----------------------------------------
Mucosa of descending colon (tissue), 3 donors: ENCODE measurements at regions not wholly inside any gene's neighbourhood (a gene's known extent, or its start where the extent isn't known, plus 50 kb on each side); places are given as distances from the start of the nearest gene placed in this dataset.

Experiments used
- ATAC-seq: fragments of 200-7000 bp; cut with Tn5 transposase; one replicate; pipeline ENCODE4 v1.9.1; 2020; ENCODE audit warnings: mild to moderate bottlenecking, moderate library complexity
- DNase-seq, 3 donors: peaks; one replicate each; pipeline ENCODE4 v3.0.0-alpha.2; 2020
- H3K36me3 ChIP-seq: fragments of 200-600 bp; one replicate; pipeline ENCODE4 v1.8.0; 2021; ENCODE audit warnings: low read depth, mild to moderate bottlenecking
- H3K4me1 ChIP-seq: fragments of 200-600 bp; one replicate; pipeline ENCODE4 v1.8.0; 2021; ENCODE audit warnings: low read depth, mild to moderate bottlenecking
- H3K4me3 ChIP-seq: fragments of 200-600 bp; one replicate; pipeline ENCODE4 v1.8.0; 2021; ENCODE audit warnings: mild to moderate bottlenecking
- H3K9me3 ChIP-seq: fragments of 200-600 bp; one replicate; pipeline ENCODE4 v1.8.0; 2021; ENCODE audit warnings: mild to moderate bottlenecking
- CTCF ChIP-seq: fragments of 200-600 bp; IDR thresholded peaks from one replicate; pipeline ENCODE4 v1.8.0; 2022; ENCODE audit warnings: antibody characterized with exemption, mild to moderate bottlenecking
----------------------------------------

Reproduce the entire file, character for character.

Mucosa of descending colon (tissue), 3 donors: ENCODE measurements at regions not wholly inside any gene's neighbourhood (a gene's known extent, or its start where the extent isn't known, plus 50 kb on each side); places are given as distances from the start of the nearest gene placed in this dataset.

Experiments used
- ATAC-seq: fragments of 200-7000 bp; cut with Tn5 transposase; one replicate; pipeline ENCODE4 v1.9.1; 2020; ENCODE audit warnings: mild to moderate bottlenecking, moderate library complexity
- DNase-seq, 3 donors: peaks; one replicate each; pipeline ENCODE4 v3.0.0-alpha.2; 2020
- H3K36me3 ChIP-seq: fragments of 200-600 bp; one replicate; pipeline ENCODE4 v1.8.0; 2021; ENCODE audit warnings: low read depth, mild to moderate bottlenecking
- H3K4me1 ChIP-seq: fragments of 200-600 bp; one replicate; pipeline ENCODE4 v1.8.0; 2021; ENCODE audit warnings: low read depth, mild to moderate bottlenecking
- H3K4me3 ChIP-seq: fragments of 200-600 bp; one replicate; pipeline ENCODE4 v1.8.0; 2021; ENCODE audit warnings: mild to moderate bottlenecking
- H3K9me3 ChIP-seq: fragments of 200-600 bp; one replicate; pipeline ENCODE4 v1.8.0; 2021; ENCODE audit warnings: mild to moderate bottlenecking
- CTCF ChIP-seq: fragments of 200-600 bp; IDR thresholded peaks from one replicate; pipeline ENCODE4 v1.8.0; 2022; ENCODE audit warnings: antibody characterized with exemption, mild to moderate bottlenecking